The Municipality of Anchorage has confirmed the first case of swimmer’s itch this season at Jewel Lake.

Image/Twitter Screen Shot
Image/Twitter Screen Shot

According to a KTVA report, the muni’s aquatic superintendent, Scott O’Brien, says such cases are reported every year at both Jewel Lake and Goose Lake.

Staff quickly put up signs letting people know that schistosomes, the parasitic flatworms which commonly cause the skin rash, are in the water.

*These schistosomes are not the same as the ones that cause schistosomiasis in many parts of the world.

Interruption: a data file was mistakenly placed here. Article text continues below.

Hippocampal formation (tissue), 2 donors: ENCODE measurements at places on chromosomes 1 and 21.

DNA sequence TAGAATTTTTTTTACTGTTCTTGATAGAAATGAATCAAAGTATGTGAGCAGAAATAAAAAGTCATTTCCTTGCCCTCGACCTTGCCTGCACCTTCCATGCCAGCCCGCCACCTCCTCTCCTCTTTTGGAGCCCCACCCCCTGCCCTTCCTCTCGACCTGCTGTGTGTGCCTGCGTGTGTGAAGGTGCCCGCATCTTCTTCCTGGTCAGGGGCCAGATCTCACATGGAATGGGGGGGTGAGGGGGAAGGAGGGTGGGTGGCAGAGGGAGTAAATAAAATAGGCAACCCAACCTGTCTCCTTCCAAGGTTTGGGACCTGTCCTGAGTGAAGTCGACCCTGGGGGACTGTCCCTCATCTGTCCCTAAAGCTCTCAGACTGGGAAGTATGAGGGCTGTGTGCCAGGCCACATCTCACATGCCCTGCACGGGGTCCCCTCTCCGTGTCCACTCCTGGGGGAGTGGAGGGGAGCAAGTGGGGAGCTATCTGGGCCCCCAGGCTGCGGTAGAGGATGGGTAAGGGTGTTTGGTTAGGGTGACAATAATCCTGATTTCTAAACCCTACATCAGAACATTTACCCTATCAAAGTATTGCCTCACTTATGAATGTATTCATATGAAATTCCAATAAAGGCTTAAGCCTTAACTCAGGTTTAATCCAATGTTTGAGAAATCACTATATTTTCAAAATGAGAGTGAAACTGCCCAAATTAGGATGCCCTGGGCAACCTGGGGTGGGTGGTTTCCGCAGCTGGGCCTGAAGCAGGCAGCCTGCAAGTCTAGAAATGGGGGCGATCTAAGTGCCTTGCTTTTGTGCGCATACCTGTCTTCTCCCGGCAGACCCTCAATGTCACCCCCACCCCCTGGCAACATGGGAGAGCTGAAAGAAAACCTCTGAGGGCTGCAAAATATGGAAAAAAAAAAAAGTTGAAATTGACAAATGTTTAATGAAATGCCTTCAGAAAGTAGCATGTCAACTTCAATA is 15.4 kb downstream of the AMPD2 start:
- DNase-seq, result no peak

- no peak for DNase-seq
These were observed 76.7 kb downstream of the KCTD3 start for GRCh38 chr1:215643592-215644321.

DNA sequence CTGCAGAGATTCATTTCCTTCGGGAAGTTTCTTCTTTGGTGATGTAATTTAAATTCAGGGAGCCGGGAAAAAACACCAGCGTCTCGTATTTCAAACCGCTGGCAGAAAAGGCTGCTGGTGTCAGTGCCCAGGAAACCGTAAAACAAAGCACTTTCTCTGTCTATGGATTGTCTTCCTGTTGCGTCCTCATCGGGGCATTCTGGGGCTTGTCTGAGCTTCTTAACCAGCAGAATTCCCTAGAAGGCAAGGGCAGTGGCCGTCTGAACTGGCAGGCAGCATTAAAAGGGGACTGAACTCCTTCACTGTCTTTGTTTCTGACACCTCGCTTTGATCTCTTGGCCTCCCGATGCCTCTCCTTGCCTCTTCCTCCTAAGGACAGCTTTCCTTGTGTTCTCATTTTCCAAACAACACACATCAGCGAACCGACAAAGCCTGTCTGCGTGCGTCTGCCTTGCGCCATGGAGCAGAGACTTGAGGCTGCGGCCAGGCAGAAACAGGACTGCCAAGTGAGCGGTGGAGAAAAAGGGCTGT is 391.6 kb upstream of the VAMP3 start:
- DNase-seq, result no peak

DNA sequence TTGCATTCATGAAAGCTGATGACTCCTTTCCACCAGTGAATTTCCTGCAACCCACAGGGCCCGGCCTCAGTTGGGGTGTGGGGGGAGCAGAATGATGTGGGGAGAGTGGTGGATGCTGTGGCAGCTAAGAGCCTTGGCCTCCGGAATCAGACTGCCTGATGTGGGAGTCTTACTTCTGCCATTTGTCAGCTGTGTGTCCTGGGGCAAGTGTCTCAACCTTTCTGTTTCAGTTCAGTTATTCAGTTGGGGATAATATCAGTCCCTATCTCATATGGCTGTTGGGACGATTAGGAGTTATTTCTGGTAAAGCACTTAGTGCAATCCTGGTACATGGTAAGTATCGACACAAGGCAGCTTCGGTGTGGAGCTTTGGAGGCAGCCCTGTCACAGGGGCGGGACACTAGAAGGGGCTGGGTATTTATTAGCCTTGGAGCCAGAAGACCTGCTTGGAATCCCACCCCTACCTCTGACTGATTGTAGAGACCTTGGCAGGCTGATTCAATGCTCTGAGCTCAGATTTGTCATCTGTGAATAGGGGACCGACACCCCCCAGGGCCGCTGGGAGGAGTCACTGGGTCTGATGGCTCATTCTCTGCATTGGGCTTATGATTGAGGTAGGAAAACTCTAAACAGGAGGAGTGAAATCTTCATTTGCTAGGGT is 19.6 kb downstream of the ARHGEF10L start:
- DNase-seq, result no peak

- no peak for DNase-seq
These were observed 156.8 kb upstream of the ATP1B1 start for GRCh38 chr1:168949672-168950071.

The symptoms of swimmer’s itch may include tingling or itching of the skin, blisters or small pimples. These symptoms typically last about a week and gradually go away.

The following recommendations will help reduce your chance of getting swimmer’s itch:

1. Do not swim in areas where swimmer’s itch is a known problem.
2. Do not swim near or wade in marshy areas where snails are commonly found.
3. Towel dry or shower immediately after leaving the water.
4. Do not attract birds (e.g. by feeding them) to areas where people are swimming.

Swimmer’s itch rarely requires medical attention and the itch can be relieved by using Calamine lotion, cool compresses, bathing in Epson salts and the use corticosteroid creams. For more infectious disease news and information, visit and “like” the Infectious Disease News Facebook page